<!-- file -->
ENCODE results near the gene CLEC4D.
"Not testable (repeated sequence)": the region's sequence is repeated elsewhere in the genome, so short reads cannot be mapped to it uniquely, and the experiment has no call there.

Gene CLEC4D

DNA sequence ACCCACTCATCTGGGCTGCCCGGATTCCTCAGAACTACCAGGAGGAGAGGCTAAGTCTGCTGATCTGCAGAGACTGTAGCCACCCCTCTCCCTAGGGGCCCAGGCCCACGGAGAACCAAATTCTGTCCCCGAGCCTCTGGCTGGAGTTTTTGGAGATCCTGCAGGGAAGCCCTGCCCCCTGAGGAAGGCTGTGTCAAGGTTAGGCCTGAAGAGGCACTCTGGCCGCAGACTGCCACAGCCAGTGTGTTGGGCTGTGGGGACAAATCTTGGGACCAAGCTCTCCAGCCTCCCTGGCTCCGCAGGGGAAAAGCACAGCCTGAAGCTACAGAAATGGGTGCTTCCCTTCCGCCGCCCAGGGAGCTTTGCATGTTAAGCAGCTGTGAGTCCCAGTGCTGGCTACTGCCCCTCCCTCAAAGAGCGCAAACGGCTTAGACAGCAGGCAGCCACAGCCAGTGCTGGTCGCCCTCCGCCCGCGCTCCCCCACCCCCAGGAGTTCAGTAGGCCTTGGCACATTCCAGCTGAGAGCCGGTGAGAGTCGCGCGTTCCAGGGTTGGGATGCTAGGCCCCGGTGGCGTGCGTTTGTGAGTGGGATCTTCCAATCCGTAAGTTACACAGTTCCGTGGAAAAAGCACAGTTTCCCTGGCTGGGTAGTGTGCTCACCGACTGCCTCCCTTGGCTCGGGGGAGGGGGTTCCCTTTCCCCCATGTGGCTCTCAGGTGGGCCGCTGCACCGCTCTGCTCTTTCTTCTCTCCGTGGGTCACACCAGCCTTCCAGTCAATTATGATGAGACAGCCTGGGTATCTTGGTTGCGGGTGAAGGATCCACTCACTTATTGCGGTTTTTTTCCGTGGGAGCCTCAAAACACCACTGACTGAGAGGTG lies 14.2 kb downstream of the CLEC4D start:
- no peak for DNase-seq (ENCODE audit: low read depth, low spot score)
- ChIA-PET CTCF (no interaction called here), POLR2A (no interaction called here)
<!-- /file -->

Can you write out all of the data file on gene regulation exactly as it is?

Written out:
ENCODE results near the gene CLEC4D.
"Not testable (repeated sequence)": the region's sequence is repeated elsewhere in the genome, so short reads cannot be mapped to it uniquely, and the experiment has no call there.

Gene CLEC4D

DNA sequence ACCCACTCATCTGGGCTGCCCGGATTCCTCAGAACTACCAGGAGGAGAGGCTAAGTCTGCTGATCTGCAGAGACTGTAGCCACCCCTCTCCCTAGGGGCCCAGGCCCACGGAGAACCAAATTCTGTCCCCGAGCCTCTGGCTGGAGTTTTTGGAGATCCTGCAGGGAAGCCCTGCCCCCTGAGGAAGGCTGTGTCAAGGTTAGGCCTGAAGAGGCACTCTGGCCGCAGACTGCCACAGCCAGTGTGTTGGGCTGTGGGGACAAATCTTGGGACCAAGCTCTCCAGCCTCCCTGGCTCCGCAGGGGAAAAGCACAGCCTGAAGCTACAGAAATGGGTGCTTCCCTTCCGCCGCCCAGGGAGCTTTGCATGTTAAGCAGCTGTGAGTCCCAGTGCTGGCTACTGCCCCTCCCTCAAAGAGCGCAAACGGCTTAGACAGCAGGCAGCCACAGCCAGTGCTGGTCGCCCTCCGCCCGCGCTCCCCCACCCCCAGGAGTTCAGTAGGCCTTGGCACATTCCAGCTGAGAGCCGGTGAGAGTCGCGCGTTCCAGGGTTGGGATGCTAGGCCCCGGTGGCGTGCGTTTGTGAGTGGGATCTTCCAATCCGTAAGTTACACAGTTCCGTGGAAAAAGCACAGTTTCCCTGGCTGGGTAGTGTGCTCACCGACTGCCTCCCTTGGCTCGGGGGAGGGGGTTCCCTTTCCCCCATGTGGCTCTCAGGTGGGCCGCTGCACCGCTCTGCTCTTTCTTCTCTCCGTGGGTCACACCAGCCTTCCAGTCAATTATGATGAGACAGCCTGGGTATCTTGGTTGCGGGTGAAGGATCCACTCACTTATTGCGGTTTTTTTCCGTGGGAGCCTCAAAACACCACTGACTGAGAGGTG lies 14.2 kb downstream of the CLEC4D start:
- no peak for DNase-seq (ENCODE audit: low read depth, low spot score)
- ChIA-PET CTCF (no interaction called here), POLR2A (no interaction called here)